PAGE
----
Poverty is a huge barrier to access to water and sanitation, and most of the world’s poorest countries are in sub-Saharan Africa.
Natural disasters, increased pollution, and a lack of resources are all driving forces of the water crisis in sub-Saharan Africa.
1. Access to Water Supply and Sanitation
Sanitation facilities safely separate human waste from human contact, but when people don’t have access to safe toilets, they opt to defecate in the open, and exposed human waste is transferred back into people’s food and water resources. About one-fourth of those defecating in the open in the world live in sub-Saharan Africa and they spend an average of 2.5 days per year trying to find a private location to defecate. Women spend extra time looking for a safe place to go and are put can experience gender-based violence in the process.
The use of contaminated drinking water and poor sanitary conditions results in increased vulnerability to water-borne diseases, including diarrhea, cholera, dysentery, and typhoid. More deaths occur among children under 2 years of age living in South Asia and sub-Saharan Africa. It is reported that 115 people in Africa die every hour from diseases linked to poor sanitation, poor hygiene, and contaminated water.
When a person doesn’t have access to clean water and sanitation, they are also at risk of decreased school attendance, missed workdays, malnutrition, and poverty. When girls and women lack access to safe sanitation and water, their education suffers because they experience period poverty and can’t afford menstrual products, clean themselves safely, or access separate bathrooms.
In Africa, especially sub-Saharan Africa, more than a quarter of the population spends more than half an hour per trip to collect water. The task of fetching water tends to fall on women, and this burden can also prevent girls from attending school.
2. Sanitation Gap
The number of people living in sub-Saharan Africa has nearly doubled in the last 25 years, but access to sanitation and water has improved minimally, leaving millions behind, according to the UN. Even where improvements in access to clean water and sewage infrastructure have been made, huge numbers of Africans live without these necessities. In countries in sub-Saharan Africa with the best water coverage rates, as many as 1 in 4 people still lack adequate sanitation. Rural residents are often worse off than urban residents when it comes to lack of access to water and sanitation, and funding is uneven and insufficient in the area, according to UNICEF.
Most overseas development aid goes to countries that are already doing well, and while water and sanitation access is far behind in rural areas, both external and domestic funding goes primarily to urban systems. Underprivileged urban populations end up spending much more money on water, while wealthy people living in urban areas pay less for cleaner water and better sanitation systems.
3. Emergencies and Disasters
Floods and drought are the most dangerous water-related disasters that occur in sub-Saharan Africa. Flooding contaminates drinking water and destroys hygiene and wastewater systems, while droughts cause the most deaths by creating food insecurity that leads to malnutrition and denies communities water supplies. In sub-Saharan Africa, 66% of people –– 300 million people –– live in areas with little to no rainfall, which leads to failed crops and agricultural efforts.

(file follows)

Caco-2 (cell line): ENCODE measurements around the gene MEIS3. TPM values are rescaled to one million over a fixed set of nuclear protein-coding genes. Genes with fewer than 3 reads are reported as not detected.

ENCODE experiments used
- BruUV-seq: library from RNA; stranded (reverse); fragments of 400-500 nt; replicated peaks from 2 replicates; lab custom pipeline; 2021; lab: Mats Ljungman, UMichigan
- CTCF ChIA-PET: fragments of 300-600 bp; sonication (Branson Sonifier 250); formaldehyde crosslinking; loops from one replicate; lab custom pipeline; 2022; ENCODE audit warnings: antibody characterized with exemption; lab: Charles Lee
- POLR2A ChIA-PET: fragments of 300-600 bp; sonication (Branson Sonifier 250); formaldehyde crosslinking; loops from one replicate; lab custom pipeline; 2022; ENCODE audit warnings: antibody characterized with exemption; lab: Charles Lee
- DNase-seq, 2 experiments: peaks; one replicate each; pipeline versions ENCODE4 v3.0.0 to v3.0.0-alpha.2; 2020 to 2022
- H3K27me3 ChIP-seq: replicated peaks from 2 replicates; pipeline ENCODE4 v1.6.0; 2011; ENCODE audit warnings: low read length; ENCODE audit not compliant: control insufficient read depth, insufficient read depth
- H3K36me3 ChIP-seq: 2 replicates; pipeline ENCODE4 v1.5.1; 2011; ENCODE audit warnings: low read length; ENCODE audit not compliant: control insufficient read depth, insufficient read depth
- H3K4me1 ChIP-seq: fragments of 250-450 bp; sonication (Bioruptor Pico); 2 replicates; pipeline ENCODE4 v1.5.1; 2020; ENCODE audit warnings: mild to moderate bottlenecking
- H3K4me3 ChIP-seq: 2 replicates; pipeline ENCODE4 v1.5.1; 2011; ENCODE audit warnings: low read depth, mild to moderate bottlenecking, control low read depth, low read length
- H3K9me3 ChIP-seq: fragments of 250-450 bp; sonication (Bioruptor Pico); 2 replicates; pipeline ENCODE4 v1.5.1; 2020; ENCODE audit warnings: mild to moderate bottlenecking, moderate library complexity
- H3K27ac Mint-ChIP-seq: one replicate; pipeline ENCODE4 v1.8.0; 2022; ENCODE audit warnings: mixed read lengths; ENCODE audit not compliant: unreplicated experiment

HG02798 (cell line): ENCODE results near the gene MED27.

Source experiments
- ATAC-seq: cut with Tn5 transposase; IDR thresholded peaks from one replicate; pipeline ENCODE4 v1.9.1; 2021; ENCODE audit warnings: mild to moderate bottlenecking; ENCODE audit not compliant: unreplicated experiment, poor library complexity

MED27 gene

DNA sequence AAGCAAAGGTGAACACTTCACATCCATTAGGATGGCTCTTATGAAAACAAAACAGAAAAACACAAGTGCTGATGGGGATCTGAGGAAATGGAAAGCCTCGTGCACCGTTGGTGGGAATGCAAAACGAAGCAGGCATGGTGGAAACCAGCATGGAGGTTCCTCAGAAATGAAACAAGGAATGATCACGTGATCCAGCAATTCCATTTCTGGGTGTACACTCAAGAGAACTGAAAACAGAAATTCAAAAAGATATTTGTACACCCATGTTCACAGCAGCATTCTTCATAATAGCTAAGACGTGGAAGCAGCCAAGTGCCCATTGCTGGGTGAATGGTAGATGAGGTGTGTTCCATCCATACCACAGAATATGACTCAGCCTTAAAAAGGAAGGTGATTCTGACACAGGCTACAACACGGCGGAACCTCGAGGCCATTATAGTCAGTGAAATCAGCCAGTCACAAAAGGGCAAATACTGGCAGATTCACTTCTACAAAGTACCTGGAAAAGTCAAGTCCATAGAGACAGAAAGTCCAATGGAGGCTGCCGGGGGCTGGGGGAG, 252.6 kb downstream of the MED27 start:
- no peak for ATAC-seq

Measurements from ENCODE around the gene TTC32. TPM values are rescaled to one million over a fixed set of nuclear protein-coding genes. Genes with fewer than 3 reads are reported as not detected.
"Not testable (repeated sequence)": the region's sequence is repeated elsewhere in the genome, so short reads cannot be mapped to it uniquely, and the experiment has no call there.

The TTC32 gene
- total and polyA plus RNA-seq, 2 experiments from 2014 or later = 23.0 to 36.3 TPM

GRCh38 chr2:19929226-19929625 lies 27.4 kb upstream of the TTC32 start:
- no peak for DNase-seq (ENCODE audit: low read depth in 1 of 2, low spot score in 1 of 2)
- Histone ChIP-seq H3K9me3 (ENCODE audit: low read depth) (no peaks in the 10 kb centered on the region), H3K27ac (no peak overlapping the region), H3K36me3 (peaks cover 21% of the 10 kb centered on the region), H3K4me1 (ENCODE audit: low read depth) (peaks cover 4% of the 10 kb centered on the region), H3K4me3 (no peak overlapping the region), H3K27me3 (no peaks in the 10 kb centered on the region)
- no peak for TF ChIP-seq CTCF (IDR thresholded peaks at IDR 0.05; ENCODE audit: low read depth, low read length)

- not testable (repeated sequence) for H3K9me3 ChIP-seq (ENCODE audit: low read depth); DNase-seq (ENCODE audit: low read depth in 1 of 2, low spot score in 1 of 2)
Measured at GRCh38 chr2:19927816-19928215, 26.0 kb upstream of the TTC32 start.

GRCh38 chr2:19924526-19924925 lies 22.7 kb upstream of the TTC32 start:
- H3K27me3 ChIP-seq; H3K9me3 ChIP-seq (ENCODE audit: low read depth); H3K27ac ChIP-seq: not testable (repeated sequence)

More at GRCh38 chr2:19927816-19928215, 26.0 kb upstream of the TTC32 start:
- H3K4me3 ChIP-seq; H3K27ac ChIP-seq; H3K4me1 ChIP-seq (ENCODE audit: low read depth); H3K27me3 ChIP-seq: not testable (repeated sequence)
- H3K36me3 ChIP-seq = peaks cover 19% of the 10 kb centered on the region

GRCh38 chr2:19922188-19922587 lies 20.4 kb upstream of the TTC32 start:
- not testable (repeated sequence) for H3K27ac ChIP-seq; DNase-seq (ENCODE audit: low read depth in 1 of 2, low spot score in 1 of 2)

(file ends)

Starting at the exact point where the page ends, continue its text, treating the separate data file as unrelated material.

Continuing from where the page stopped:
Climate change is making water availability less predictable in sub-Saharan Africa, speeding up hunger and health crises, increasing poverty, and lowering incomes for entire populations. Droughts have been drier and lasting longer in recent years, in part due to climate change.
4. Water Resources
Africa’s rising population is driving demand for water and decreasing the availability of water resources. If governments don’t take radical action, the urban slum population in sub-Saharan Africa is expected to reach 400 million by 2020.
Armed conflict has also increased worldwide over the last decade, displacing millions of people and presenting a challenge for host communities that need to supply basic needs, including water and sanitation.
Two-thirds of sub-Saharan Africa rely mostly or completely on surface water –– water on the surface of continents such as in a river, lake, or wetland. Surface water is often highly polluted and not considered a reliable and safe source of drinking water. Infrastructure to pipe water from fresh clean sources in dry areas or drilling for water is too expensive and forces communities to resort to dangerous alternatives.
What’s Being Done?
Funds for Africa together with Global Goal 4 aims to ensure availability and sustainable management of water and sanitation for all by 2030. Several organizations are working to meet this goal through programs that promote behavior change and education.
The Water Supply and Sanitation Collaborative Council (WSSCC), for example, runs the world’s first and only fund dedicated to “improving sanitation and hygiene through community-based, publicly-supported and commercially operated programs, reaching millions of people.”
The charity United Purpose works across sub-Saharan Africa to empower women and communities to voice their rights, promote good sanitation and hygiene to reduce water-borne diseases.